The combination of an aging global population and increased urban pollution levels has led to a significant increase in the prevalence of asthma. It has been estimated that 300 million people suffer from the conditional globally, and that poor disease control causes approximately 250,000 deaths per year. Given the impact the disease has, especially within poorer communities, the recent message from the Global Initiative for Asthma (GINA) on World Asthma Day suggested that it was ‘Time to control asthma’.
One of the barriers to asthma control identified by GINA is the high cost of medications. The complexity of inhaler devices and formulations, especially those based around dry powders, provides a significant barrier to generic competition and therefore keeps costs high. In response to this, the US FDA is sponsoring studies aimed at understanding the effectiveness of dry powder inhaler products, and has issued new product-specific bioequivalence guidance describing how bioequivalence may be established between a generic and Reference Listed Drug (RLD) product.
In developing a generic Dry Powder Inhaler (DPI) device, the following aspects of the product need to be considered:
- DPI device design: the device should operate in a similar way to the RLD product, such that a patient can easy transfer to it. In addition, the device resistance to air flow should be similar, as this important in defining the energy input into the powder to achieve dispersion during patient use.
- DPI formulation: the dose level, efficiency of device emptying and the degree of dispersion of the dose during inhalation by the patent should be the same as the RLD, as these define how much drug deposits with the target region of the patient’s airways.
- Patient factors: this includes considering the flow rate a patient may be able to achieve through the device during inhalation, as this may affect drug dispersion.
The Malvern Spraytec laser diffraction particle sizing system can provide a significant aid to formulators in understanding the processes of powder entrainment, dispersion and delivery during the actuation of a dry powder inhaler. By measuring the powder size distribution in real time during device actuations, the system enables researchers can gain insight into how adjustments in a formulation can affect drug delivery . It is also possible to quickly screen how changes in the flow rate applied to a device changes the degree of dispersion achieved. This may help in comparing the performance of a generic product to the RLD or in understanding how a device may operate for different patient groups.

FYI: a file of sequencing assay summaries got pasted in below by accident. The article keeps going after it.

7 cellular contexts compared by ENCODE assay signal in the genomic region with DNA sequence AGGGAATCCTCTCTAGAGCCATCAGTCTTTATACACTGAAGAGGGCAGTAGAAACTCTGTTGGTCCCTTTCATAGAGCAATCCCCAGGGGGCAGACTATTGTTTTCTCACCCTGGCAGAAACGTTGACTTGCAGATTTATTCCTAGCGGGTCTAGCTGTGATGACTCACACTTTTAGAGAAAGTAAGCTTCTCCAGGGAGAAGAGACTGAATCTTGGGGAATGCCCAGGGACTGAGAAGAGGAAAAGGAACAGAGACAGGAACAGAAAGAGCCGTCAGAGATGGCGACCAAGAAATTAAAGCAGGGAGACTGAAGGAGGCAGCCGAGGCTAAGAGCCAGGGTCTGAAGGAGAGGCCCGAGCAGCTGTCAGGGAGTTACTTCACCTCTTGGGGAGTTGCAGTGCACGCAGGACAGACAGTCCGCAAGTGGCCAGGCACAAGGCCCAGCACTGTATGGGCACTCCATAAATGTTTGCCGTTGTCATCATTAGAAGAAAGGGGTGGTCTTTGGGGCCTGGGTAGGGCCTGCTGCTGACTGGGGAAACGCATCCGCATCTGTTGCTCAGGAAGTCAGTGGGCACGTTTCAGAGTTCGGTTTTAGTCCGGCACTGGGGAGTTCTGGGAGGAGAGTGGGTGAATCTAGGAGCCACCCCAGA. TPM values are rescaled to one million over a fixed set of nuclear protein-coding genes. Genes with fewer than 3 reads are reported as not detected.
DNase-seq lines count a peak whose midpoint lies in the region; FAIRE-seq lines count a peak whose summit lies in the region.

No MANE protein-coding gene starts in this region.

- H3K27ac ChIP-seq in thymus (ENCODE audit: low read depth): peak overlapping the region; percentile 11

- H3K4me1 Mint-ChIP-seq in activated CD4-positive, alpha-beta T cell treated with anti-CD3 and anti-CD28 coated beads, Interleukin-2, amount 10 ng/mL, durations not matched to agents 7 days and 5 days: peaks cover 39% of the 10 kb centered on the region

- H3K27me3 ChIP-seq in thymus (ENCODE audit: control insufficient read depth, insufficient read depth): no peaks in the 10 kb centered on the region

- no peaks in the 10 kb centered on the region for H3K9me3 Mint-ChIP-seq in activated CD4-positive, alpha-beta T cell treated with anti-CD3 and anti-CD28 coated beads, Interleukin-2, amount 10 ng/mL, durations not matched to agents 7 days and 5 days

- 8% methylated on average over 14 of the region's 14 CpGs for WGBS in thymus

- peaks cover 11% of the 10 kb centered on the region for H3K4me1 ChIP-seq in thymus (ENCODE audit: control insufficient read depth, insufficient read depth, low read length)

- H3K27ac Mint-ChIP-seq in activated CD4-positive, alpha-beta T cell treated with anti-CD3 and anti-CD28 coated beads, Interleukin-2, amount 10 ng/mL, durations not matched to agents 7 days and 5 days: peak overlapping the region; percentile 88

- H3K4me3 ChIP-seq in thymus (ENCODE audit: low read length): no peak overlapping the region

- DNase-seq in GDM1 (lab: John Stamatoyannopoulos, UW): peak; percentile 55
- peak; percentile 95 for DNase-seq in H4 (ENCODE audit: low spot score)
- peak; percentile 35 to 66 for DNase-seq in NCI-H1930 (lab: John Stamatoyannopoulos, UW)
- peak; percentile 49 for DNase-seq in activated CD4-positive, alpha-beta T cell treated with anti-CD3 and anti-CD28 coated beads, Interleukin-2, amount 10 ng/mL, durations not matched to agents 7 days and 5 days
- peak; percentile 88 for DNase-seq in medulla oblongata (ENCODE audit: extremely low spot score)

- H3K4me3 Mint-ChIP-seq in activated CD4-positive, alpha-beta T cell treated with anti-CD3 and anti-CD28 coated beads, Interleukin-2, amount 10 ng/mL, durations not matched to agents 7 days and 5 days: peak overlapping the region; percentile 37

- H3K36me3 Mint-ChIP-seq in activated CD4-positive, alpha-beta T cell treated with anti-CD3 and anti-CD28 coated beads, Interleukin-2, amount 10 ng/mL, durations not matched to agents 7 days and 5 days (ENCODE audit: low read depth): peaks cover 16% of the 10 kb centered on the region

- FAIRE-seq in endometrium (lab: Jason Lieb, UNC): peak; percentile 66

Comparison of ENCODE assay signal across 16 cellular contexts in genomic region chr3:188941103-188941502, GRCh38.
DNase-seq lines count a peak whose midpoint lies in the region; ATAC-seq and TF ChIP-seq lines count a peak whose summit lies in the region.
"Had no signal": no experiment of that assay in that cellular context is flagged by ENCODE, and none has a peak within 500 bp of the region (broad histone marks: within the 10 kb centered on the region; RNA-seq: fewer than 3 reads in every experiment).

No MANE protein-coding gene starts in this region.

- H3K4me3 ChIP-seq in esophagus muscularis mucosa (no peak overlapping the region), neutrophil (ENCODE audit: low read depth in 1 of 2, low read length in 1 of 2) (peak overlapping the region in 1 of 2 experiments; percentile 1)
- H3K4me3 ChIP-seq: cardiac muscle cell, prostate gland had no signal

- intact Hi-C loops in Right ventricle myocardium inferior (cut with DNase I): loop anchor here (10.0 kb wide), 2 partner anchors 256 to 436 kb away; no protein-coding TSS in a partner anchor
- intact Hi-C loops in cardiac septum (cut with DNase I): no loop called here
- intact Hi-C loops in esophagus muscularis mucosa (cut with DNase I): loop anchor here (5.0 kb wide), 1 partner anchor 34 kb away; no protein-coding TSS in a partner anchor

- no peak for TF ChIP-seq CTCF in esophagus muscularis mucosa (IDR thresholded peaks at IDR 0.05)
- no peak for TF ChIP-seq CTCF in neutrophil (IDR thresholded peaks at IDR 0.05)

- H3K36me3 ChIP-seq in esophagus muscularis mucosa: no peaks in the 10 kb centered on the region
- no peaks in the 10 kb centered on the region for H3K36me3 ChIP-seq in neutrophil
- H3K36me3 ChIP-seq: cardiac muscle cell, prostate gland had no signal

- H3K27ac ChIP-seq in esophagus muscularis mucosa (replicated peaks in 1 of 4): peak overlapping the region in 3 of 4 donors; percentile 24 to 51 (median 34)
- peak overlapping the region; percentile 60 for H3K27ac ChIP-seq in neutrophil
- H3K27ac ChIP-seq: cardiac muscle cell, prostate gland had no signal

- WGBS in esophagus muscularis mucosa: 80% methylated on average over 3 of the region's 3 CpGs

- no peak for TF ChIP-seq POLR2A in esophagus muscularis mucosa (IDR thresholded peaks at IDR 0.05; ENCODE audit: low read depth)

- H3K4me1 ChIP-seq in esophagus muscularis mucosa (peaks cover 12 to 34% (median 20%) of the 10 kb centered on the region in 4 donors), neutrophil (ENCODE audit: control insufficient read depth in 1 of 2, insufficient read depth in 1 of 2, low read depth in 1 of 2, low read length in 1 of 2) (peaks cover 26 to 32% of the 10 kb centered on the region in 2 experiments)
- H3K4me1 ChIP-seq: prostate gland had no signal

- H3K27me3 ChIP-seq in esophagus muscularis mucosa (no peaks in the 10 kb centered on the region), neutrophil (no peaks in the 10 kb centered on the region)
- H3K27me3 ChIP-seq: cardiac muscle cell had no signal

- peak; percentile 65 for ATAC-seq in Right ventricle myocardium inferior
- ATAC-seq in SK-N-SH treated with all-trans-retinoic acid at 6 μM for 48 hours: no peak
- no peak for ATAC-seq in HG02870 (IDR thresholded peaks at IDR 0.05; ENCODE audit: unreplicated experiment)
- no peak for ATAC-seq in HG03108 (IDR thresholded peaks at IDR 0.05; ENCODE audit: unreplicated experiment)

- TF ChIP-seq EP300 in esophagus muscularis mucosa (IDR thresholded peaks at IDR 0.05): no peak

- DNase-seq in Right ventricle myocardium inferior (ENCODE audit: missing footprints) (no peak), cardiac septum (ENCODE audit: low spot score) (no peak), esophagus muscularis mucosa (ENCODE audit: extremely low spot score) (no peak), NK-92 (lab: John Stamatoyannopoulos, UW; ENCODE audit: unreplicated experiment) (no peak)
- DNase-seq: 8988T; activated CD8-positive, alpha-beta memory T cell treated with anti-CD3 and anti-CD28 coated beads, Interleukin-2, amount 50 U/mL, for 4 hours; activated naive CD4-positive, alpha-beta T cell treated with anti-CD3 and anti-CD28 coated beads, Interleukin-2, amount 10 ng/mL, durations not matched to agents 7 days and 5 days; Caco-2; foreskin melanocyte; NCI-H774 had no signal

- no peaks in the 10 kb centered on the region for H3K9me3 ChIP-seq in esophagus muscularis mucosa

Although Spraytec can be used to understand the dispersion processes which occur during dry powder inhaler use, it does not provide specific data relating to the drug substance. Obtaining component-specific data can aid the process of deformulation, especially when developing combination therapies containing more than one active. Here, the Morphologi G3-ID can be used in combination with traditional cascade impaction methods to obtain particle size and shape data for each formulation component. This enables more precise comparisons to be made of the degree of drug dispersion achieved when assessing bioequivalence. Used with Spraytec, this can deliver the knowledge required to achieve product control.
Download the Spraytec article: “Aerosolization Analysis – Unlocking the Secrets of the Dry Powder Inhaler Plume”
Download the Morphologi G3-ID application note: “Component specific particle characterisation of dry powder inhaler formulations”.
Download the following article to learn how Spraytec and Morphologi G3 can be used together to understand DPI performance: “Laser diffraction and automated imaging: complementary techniques for dry-powder inhaler development.”
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